Still, attribution scientists take numerous measures to avoid overstating how important climate change was to a given event. They look at many kinds of data from multiple sources, and often use mathematical tools that are more likely to underestimate than overestimate the role of climate change. And that’s for good reason: In a field focused on communicating with the public, trust is an invaluable currency, says Leo Barasi, an expert on public opinion and climate change who works with researchers and campaigners. Openly communicating negative results can also highlight just how important and striking the positive results really are. “It’s really important to quite publicly, openly, and proudly talk about” negative results, Barasi says.
And while it’s difficult to know for sure how much extreme event attribution has moved the needle of public sentiment on the climate crisis, Barasi thinks it plays an important role. In 2018, people throughout the Northern Hemisphere endured extreme summer heat, and numerous studies found that climate change had made those heat waves more likely. In Japan, those temperatures would have been almost impossible without the influence of climate change, according to one study. Simultaneously, the public discourse underwent a noticeable shift—in both the US and the UK, polls showed that concern about climate change rose in late 2018. While this time period also coincides with the emergence of Greta Thunberg on the international stage, Barasi believes that the extreme weather likely also contributed. “That sort of firsthand experience of an extreme weather event, combined with the very widely accepted credible science around it, I think was really important,” he says.
Much of the power of extreme event attribution comes from its ability to address the firsthand experience of people suffering through specific heat waves or floods—their hyperlocality. But this also has its downsides. Most attribution studies look at events in the Global North, says Roop Singh, a climate risk adviser for the Red Cross Red Crescent Climate Center. “Scientists have, of course, their own interests, and they’re interested in what’s happening in their own backyards,” she says.
But extreme weather can have the most dire effects in precisely the areas that receive the least attention. “There are communities around the world that are more dependent directly on natural resources, they’re more exposed to weather and climate conditions,” Deepti Singh says. These disproportionate effects have inspired Singh to undertake research focused on her home country of India, where poor, rural populations are particularly vulnerable.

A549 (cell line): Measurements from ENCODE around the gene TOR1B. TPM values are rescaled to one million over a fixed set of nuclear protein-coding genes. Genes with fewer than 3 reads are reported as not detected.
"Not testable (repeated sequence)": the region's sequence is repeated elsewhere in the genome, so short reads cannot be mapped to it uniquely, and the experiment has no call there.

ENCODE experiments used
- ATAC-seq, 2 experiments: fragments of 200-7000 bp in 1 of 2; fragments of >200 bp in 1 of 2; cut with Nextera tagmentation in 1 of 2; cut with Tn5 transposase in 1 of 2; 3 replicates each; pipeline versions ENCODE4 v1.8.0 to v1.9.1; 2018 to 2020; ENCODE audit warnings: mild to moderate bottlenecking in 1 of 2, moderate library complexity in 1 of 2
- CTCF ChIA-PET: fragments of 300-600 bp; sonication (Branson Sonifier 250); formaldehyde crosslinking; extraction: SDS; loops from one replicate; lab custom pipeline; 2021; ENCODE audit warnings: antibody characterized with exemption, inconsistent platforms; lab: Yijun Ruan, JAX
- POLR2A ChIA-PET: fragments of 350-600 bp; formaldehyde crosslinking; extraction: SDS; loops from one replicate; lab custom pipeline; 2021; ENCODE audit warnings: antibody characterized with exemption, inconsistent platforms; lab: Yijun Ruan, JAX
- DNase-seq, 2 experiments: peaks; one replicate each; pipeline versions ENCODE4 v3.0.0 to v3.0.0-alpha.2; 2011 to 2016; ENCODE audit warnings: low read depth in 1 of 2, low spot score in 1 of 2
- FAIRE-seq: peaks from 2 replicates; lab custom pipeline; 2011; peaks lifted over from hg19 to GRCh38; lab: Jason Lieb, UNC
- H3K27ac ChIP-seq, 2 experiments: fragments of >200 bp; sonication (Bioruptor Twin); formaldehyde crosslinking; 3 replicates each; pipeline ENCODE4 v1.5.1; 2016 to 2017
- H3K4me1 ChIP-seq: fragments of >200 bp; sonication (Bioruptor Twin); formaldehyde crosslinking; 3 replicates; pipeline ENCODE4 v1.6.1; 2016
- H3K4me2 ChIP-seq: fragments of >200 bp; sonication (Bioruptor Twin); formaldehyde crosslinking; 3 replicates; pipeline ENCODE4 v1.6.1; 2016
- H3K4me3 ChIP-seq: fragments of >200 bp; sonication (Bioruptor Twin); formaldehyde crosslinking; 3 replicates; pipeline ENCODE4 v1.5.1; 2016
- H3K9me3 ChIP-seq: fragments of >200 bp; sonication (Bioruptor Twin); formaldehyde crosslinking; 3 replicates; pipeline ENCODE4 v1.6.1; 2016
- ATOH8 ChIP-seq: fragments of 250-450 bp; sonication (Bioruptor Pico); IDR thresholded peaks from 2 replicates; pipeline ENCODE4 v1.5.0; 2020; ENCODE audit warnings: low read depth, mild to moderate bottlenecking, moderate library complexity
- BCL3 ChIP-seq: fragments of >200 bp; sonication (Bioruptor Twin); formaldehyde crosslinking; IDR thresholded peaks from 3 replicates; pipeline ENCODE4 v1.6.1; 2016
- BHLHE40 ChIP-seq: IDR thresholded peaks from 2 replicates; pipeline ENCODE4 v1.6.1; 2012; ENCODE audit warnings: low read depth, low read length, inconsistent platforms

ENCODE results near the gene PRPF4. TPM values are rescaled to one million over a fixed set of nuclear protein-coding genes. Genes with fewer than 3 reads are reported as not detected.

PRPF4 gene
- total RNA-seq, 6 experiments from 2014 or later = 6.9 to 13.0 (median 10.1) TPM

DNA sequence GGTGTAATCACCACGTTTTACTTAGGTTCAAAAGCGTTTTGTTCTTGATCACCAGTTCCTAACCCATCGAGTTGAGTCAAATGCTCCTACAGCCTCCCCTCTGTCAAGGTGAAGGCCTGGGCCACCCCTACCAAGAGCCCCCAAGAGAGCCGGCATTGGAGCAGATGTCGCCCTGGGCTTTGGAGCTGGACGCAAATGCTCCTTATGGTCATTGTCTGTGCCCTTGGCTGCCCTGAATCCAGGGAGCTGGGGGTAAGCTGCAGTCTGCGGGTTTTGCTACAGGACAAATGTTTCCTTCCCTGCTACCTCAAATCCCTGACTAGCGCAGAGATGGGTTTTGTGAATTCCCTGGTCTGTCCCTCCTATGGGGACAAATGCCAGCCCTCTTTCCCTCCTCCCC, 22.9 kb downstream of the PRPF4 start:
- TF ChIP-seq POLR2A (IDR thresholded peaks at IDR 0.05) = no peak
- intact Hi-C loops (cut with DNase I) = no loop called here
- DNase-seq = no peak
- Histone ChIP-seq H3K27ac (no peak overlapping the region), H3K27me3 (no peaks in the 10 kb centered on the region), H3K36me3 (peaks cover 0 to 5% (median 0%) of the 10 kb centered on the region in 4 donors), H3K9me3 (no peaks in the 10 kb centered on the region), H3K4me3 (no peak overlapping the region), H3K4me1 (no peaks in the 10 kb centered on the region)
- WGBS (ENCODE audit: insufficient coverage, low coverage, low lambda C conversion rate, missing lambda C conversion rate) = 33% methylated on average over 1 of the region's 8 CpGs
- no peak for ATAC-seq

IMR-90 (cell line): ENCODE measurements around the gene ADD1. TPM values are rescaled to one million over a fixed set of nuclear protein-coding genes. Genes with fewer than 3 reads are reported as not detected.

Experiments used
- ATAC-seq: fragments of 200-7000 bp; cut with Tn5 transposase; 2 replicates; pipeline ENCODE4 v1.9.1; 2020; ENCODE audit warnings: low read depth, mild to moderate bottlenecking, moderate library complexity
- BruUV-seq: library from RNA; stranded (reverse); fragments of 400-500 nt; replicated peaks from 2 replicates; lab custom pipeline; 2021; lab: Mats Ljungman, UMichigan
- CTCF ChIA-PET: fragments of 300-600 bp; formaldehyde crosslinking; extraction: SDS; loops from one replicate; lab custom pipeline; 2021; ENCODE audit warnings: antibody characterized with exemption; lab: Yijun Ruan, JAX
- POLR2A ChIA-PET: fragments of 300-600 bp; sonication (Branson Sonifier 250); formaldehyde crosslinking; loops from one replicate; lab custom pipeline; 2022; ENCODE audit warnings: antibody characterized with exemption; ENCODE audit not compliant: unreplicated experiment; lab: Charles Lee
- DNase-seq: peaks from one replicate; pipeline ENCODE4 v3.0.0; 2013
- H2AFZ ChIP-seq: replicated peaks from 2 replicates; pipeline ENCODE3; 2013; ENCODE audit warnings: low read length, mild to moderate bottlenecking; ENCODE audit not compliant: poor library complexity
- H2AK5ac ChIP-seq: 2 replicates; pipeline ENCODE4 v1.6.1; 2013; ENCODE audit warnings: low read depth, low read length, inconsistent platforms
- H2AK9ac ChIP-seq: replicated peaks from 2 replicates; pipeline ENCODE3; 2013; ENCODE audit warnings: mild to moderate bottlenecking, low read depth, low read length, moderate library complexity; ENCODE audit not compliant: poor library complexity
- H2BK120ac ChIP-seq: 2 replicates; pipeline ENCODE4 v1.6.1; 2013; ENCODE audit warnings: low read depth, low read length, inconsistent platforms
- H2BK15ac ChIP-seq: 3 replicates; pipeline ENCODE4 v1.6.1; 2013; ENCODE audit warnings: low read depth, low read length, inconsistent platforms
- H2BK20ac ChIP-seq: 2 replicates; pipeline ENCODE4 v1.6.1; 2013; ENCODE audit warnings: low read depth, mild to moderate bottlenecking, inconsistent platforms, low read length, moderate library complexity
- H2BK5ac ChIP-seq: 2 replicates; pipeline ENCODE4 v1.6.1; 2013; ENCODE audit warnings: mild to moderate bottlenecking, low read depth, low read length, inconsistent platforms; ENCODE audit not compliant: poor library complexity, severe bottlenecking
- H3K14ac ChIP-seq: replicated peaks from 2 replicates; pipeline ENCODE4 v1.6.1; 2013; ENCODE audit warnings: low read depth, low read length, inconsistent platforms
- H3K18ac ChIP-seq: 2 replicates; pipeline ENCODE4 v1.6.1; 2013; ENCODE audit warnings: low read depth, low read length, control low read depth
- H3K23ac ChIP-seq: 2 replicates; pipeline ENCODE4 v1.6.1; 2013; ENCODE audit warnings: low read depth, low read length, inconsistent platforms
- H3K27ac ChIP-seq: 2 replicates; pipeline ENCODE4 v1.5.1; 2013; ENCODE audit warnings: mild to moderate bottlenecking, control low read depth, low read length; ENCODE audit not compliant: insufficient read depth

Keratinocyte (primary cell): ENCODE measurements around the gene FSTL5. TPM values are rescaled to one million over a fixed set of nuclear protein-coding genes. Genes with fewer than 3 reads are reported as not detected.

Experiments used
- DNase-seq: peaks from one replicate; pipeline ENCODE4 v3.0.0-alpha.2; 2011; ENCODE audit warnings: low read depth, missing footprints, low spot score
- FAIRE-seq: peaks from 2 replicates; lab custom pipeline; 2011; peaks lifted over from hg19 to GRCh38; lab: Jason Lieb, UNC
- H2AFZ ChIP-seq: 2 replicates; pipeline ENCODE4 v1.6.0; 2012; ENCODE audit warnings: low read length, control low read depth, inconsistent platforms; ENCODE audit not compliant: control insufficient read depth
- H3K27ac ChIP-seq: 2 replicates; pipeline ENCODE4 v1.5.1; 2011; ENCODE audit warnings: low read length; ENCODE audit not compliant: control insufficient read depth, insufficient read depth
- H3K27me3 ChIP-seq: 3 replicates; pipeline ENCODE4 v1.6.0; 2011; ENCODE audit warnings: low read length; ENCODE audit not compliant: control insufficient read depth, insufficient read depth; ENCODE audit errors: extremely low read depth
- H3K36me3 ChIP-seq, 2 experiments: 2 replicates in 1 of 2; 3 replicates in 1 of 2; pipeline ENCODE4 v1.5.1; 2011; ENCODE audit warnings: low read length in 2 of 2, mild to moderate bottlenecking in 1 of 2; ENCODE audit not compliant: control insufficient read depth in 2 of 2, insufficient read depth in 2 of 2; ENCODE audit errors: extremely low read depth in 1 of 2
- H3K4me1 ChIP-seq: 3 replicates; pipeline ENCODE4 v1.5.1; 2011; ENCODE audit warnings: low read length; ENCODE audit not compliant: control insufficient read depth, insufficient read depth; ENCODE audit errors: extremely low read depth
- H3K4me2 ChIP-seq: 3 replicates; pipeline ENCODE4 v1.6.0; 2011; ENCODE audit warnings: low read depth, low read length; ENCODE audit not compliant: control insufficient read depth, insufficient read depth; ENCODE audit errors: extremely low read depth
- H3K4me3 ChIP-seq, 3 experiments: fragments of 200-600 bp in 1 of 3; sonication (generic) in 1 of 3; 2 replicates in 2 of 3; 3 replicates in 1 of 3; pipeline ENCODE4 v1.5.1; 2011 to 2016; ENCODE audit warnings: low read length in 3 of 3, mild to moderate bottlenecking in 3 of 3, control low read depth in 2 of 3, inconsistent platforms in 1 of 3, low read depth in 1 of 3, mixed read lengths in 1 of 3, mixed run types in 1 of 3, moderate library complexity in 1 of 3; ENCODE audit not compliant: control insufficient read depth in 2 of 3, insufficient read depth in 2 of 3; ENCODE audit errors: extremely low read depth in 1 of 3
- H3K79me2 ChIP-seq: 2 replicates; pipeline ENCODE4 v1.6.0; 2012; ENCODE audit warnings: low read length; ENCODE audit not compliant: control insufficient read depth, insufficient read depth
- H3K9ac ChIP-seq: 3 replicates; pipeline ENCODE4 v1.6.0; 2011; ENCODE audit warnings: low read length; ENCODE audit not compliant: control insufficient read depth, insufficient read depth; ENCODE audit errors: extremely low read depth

Slowing climate change is important in mitigating those effects—but addressing the other factors that contribute to them, like poverty and underdevelopment, is more likely to make the crucial difference in saving lives and livelihoods. “The fact that heat waves are so deadly, for example, is because we don’t care, as a society, about the poor people in bad housing with underlying health problems,” Otto says. “It’s not because of climate change, per se.”
These effects depend on structural issues, not to mention a host of contingent factors—a heat wave will be more deadly in a retirement community than a college town, for example. So it can be difficult to link climate change to the concrete effects that most matter to people. But scientists have started to make progress. Recently, for example, Diffenbaugh published a study linking climate change to financial costs from reduced crop yields. Another study out this year concluded that, across the world, 37 percent of heat-related deaths can be attributed to climate change.
“Impacts happen because of the context in which a disaster happens,” Roop Singh says. “Extreme event attribution starts the conversation. But in order for us to really answer those questions, we actually need to do a lot more science.”
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